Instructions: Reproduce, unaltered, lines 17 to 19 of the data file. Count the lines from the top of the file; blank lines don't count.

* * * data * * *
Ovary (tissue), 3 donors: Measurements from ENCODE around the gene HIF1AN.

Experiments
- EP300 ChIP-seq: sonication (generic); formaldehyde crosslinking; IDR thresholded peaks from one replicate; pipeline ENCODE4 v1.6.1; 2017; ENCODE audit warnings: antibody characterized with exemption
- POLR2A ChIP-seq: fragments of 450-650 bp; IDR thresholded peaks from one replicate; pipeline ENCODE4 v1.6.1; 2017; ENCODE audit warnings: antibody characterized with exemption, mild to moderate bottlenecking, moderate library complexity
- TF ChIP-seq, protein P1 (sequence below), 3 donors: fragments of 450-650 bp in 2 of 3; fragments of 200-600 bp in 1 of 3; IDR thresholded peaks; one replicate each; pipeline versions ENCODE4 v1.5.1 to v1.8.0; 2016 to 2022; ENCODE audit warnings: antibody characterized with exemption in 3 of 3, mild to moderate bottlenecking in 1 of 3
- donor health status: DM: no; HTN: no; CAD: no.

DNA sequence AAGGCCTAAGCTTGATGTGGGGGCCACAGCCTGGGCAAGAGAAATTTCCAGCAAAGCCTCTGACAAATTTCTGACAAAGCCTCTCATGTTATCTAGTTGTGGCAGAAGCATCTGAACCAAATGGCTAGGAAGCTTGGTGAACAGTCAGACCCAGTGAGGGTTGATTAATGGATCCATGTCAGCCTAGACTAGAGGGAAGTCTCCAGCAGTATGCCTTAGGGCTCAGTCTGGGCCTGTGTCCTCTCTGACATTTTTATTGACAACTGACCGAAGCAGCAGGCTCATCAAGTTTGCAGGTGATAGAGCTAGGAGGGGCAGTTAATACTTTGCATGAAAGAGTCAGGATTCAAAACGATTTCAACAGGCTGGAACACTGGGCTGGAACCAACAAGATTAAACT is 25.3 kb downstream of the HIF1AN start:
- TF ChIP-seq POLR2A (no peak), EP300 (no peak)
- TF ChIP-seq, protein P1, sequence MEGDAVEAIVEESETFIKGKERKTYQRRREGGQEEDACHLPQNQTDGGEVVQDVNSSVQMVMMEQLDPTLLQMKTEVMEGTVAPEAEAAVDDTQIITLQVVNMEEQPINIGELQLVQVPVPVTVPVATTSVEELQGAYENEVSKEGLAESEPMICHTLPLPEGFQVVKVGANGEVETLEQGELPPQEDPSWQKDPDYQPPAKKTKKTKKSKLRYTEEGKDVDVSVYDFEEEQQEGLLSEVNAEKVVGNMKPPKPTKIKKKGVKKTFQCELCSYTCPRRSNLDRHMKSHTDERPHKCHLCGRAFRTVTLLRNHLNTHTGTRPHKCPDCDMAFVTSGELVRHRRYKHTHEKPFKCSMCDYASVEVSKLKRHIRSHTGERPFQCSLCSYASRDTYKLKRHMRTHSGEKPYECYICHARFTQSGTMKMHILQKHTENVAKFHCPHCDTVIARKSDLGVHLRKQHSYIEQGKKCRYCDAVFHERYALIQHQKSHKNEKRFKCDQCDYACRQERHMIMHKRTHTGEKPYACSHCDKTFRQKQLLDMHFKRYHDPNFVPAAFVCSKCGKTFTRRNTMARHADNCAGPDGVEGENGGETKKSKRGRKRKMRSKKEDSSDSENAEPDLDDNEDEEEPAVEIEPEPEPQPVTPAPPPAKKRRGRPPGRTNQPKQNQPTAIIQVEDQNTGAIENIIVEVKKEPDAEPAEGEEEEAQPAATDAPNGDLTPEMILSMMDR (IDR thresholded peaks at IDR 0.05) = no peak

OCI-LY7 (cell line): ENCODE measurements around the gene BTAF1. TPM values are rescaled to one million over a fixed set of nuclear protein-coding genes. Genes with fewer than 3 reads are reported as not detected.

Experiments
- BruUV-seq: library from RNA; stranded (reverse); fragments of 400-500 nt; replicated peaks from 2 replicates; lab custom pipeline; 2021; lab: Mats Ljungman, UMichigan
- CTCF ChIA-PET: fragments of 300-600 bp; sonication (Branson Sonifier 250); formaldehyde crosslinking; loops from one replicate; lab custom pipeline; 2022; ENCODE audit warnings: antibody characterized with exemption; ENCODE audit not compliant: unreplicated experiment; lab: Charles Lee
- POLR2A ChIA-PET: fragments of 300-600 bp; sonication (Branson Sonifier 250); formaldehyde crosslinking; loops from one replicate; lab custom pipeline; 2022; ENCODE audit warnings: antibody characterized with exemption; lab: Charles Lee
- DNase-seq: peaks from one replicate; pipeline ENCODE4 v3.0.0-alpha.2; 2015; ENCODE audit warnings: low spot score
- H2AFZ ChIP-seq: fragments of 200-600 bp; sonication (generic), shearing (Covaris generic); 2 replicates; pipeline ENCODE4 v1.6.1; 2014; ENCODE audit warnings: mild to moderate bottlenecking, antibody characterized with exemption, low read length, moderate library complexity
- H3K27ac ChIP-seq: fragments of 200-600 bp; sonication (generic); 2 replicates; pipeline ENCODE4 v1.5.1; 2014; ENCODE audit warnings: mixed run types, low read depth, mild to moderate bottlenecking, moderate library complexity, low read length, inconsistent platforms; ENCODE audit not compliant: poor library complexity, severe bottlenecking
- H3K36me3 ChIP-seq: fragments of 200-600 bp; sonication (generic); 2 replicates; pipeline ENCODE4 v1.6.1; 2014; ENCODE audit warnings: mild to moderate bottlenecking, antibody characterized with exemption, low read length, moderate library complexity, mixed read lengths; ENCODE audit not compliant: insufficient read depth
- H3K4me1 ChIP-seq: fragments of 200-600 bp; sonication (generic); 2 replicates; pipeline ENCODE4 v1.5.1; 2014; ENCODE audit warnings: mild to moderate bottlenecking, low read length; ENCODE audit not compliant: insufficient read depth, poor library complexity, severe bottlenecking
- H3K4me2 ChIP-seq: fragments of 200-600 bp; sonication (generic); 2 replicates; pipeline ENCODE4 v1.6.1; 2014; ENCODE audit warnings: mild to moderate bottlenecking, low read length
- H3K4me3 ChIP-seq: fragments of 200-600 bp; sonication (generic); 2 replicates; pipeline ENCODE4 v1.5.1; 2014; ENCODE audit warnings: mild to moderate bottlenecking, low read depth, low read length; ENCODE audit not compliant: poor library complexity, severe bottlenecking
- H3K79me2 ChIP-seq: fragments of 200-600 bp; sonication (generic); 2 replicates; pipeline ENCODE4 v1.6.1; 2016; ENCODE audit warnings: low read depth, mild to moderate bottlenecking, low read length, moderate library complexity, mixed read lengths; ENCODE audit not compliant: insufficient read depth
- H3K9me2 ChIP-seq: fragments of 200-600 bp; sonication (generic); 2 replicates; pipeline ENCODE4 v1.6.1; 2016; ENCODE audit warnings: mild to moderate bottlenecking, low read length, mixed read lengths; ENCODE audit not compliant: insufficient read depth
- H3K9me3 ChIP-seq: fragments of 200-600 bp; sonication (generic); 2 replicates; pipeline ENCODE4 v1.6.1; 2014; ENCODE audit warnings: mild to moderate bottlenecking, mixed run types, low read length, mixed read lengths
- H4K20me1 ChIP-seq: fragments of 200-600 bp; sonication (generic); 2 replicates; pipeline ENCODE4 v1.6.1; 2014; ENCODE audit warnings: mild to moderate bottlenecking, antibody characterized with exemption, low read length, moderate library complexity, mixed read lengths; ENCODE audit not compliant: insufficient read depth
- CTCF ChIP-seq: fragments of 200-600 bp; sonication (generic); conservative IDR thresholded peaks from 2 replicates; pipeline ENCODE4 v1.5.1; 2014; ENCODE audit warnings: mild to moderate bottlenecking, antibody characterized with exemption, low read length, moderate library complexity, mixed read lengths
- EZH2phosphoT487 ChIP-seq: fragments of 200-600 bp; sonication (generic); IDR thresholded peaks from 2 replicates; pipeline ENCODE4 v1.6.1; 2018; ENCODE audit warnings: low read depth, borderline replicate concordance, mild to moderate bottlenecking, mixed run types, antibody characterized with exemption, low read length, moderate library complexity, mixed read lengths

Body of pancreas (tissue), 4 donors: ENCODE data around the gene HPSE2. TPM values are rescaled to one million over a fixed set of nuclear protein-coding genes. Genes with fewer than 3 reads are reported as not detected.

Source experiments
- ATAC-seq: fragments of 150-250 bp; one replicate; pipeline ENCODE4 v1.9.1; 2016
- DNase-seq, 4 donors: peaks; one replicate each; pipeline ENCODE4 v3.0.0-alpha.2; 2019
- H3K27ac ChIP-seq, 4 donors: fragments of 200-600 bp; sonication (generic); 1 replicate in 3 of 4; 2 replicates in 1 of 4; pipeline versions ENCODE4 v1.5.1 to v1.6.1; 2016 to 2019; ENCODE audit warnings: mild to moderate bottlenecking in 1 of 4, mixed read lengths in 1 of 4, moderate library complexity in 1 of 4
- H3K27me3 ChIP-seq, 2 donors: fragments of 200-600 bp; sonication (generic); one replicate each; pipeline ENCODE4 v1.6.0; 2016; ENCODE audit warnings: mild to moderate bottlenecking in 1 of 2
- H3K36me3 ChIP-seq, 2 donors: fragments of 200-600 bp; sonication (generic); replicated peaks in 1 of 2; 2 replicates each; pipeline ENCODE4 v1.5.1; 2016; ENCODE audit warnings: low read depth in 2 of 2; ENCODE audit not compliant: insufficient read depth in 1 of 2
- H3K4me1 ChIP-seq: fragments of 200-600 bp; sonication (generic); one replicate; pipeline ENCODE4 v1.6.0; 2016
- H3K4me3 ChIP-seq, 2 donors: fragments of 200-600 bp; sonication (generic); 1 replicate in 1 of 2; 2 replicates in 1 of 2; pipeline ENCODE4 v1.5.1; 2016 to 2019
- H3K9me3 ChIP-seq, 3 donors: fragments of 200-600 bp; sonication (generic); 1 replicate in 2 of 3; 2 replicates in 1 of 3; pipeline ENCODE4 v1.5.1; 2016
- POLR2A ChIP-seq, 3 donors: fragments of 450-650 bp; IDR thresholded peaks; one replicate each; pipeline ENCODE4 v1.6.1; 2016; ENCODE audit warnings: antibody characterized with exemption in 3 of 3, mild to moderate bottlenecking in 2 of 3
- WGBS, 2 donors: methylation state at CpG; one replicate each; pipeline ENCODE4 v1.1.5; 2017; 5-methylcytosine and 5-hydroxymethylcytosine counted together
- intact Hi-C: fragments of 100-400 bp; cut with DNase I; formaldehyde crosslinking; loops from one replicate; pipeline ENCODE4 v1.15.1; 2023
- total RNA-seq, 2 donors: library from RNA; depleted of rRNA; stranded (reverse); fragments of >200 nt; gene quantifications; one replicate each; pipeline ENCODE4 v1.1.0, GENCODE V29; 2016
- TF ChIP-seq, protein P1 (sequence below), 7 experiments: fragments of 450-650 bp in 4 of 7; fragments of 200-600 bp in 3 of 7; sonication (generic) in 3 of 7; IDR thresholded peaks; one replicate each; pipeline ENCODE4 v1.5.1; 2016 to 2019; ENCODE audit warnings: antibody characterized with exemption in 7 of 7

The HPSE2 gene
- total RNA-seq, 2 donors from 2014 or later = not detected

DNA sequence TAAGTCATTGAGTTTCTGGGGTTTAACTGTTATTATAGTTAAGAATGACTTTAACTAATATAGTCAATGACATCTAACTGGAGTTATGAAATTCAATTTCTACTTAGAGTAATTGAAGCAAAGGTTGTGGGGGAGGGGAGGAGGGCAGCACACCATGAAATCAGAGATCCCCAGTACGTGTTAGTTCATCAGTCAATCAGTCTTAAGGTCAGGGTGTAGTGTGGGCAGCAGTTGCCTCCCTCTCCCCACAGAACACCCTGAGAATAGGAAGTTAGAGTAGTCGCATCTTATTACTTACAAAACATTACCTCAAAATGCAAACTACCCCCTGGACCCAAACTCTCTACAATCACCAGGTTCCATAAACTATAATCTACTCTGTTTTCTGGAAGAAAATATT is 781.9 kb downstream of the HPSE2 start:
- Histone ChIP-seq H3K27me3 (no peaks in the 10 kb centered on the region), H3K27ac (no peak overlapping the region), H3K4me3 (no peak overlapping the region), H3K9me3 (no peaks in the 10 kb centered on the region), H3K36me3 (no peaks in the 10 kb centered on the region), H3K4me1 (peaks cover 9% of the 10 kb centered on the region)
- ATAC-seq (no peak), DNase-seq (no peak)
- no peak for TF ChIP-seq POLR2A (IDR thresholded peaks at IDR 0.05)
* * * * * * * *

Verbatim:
- H3K27ac ChIP-seq: fragments of 200-600 bp; sonication (generic); 2 replicates; pipeline ENCODE4 v1.5.1; 2014; ENCODE audit warnings: mixed run types, low read depth, mild to moderate bottlenecking, moderate library complexity, low read length, inconsistent platforms; ENCODE audit not compliant: poor library complexity, severe bottlenecking
- H3K36me3 ChIP-seq: fragments of 200-600 bp; sonication (generic); 2 replicates; pipeline ENCODE4 v1.6.1; 2014; ENCODE audit warnings: mild to moderate bottlenecking, antibody characterized with exemption, low read length, moderate library complexity, mixed read lengths; ENCODE audit not compliant: insufficient read depth
- H3K4me1 ChIP-seq: fragments of 200-600 bp; sonication (generic); 2 replicates; pipeline ENCODE4 v1.5.1; 2014; ENCODE audit warnings: mild to moderate bottlenecking, low read length; ENCODE audit not compliant: insufficient read depth, poor library complexity, severe bottlenecking